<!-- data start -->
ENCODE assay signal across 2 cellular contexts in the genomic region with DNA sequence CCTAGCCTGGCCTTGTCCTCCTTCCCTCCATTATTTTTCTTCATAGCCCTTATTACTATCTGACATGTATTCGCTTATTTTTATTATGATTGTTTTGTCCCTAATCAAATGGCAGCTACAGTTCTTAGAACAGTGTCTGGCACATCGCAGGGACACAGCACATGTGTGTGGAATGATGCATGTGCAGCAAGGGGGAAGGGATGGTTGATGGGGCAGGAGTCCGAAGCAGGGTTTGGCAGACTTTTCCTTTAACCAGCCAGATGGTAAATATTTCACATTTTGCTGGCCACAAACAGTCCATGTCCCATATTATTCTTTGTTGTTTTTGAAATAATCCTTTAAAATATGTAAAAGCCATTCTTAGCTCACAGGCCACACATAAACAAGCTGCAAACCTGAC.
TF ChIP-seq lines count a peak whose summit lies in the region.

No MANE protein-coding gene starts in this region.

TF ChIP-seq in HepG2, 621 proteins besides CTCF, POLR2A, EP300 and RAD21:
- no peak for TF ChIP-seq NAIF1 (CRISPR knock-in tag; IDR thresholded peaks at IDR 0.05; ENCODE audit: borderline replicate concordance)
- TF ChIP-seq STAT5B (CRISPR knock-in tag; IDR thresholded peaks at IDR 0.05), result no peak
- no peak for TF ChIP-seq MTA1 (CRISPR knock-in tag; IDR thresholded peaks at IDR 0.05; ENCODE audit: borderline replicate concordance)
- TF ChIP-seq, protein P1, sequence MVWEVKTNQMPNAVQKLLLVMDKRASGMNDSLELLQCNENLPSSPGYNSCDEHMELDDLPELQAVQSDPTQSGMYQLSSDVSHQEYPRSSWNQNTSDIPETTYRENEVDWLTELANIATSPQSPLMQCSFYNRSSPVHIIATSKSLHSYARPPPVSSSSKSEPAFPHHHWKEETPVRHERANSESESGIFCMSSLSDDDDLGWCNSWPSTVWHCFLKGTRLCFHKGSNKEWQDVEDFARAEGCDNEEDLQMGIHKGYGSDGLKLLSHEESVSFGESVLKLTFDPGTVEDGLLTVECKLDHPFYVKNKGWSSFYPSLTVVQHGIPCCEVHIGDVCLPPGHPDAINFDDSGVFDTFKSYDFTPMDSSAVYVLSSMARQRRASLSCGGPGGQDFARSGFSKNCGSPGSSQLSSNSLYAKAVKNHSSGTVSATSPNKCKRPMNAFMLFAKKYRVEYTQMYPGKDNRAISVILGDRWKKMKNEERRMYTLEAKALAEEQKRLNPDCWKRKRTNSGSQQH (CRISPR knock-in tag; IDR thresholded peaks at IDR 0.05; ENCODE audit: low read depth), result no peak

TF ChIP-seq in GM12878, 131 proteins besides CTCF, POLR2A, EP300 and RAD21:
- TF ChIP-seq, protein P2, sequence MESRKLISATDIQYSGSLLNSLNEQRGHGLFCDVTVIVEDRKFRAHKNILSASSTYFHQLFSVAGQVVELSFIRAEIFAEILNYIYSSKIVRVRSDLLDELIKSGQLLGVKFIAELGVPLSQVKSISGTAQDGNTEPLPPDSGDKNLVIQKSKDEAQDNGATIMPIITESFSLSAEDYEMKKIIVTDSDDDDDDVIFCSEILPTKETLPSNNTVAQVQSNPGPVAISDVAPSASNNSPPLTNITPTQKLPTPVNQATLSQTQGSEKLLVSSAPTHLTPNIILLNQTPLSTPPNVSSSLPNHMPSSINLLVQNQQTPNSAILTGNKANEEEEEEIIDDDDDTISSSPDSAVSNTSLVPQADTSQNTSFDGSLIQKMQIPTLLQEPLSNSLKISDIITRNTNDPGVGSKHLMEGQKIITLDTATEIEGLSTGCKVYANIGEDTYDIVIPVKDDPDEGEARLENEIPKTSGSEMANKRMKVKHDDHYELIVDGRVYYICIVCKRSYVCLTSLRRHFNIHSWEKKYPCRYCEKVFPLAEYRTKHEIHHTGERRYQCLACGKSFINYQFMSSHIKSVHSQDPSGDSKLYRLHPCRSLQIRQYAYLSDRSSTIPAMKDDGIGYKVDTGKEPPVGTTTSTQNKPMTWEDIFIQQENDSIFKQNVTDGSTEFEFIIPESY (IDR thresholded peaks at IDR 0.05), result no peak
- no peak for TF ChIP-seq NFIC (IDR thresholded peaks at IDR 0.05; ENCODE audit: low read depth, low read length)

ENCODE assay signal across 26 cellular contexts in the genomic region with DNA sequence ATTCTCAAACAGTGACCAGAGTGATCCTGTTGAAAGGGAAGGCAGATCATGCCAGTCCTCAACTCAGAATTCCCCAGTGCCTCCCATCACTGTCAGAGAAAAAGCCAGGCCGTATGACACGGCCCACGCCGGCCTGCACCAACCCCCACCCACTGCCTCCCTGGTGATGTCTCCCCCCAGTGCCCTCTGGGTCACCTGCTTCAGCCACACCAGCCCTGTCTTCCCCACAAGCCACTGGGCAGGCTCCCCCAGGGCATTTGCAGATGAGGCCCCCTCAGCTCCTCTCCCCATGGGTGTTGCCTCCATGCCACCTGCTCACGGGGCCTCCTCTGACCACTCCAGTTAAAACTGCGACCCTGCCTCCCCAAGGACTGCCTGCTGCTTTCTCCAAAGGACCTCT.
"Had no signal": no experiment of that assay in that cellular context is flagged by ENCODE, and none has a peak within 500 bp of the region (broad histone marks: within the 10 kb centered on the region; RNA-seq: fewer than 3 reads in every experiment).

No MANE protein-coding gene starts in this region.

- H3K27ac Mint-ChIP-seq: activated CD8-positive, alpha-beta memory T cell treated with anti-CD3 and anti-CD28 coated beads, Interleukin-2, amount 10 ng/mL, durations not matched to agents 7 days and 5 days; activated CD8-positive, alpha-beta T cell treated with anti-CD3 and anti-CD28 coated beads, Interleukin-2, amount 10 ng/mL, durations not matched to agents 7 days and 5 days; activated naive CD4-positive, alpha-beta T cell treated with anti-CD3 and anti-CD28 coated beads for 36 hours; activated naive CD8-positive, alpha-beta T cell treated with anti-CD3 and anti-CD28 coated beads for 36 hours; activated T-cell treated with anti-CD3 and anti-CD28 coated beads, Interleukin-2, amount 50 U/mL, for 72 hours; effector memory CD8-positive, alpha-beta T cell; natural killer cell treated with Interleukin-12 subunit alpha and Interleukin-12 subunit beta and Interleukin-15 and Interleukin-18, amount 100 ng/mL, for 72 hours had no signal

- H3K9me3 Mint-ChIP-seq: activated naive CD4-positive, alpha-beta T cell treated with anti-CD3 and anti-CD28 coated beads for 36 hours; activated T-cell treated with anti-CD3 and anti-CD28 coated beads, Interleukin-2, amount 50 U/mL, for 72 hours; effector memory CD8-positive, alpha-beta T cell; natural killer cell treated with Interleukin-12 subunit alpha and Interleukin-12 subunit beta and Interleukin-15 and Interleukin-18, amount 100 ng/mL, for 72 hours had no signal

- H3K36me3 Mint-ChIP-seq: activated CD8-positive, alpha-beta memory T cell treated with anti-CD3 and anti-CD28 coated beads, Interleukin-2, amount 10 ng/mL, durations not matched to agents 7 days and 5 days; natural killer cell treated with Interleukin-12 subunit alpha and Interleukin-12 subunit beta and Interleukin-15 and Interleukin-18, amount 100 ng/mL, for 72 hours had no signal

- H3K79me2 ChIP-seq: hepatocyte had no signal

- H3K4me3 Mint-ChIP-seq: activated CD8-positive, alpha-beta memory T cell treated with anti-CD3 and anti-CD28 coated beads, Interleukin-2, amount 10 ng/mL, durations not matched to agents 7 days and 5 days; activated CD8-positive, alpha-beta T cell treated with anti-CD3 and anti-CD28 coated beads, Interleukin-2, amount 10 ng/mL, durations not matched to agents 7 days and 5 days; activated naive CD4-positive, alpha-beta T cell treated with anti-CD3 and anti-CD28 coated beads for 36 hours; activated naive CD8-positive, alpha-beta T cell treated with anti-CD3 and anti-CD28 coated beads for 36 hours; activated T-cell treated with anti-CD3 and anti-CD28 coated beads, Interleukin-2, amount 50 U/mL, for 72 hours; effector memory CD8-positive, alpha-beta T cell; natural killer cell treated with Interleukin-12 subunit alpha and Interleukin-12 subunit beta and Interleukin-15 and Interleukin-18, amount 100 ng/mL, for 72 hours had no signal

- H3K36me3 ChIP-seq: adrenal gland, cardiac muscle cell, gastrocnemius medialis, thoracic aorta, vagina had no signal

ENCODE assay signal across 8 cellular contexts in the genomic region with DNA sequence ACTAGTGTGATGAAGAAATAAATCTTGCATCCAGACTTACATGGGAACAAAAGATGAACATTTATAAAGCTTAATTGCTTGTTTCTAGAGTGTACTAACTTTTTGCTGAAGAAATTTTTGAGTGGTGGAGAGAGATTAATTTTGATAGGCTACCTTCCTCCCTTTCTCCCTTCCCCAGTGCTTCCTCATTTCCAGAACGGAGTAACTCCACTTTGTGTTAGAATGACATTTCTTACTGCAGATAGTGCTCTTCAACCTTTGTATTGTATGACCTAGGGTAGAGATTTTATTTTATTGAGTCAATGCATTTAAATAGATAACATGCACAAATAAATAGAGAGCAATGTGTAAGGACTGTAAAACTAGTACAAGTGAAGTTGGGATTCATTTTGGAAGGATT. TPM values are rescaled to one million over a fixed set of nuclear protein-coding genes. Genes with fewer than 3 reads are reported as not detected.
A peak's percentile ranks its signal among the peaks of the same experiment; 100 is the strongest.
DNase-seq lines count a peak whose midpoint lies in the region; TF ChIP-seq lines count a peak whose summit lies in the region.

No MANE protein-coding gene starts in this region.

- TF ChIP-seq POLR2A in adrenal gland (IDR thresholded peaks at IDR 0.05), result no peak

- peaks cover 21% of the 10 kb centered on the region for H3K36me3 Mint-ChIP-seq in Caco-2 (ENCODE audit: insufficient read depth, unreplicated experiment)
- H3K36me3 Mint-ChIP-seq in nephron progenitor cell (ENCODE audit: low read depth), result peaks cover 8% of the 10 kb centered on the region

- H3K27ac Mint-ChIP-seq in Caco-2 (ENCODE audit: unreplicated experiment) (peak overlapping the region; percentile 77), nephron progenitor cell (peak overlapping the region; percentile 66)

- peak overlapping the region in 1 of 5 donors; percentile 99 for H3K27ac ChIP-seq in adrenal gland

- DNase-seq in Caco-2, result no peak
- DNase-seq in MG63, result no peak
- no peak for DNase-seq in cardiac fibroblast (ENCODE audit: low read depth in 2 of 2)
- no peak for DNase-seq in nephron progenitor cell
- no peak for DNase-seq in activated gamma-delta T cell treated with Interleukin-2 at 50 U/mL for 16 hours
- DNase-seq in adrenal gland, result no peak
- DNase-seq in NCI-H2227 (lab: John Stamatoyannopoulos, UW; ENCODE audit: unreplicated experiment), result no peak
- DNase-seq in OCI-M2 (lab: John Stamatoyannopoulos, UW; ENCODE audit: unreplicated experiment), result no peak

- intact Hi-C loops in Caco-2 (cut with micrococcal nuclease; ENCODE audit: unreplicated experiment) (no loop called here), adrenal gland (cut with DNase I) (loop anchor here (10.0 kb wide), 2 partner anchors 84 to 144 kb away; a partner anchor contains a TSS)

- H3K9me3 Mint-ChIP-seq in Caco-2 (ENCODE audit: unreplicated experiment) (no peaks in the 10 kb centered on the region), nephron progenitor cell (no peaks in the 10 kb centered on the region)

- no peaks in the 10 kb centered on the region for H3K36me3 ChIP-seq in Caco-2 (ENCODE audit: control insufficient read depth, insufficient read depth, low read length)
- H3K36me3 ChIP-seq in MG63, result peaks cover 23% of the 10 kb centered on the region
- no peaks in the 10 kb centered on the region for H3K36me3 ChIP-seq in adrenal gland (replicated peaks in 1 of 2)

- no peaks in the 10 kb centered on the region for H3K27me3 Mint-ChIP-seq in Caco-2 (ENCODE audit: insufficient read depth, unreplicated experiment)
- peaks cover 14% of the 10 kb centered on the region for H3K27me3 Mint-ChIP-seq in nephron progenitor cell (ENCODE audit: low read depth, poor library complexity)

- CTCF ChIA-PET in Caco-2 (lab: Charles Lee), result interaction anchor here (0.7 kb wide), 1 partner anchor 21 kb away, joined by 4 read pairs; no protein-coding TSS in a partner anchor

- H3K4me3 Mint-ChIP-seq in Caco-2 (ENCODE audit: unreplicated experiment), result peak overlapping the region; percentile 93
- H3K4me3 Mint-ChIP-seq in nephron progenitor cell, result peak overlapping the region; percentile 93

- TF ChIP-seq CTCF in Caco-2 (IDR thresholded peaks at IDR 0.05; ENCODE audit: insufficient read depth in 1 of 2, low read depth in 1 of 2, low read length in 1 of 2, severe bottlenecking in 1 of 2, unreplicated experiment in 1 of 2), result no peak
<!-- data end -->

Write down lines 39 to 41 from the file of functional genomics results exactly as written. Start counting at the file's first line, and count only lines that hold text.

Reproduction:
- H3K9me3 Mint-ChIP-seq in Caco-2 (ENCODE audit: unreplicated experiment) (no peaks in the 10 kb centered on the region), nephron progenitor cell (no peaks in the 10 kb centered on the region)

- no peaks in the 10 kb centered on the region for H3K36me3 ChIP-seq in Caco-2 (ENCODE audit: control insufficient read depth, insufficient read depth, low read length)
- H3K36me3 ChIP-seq in MG63, result peaks cover 23% of the 10 kb centered on the region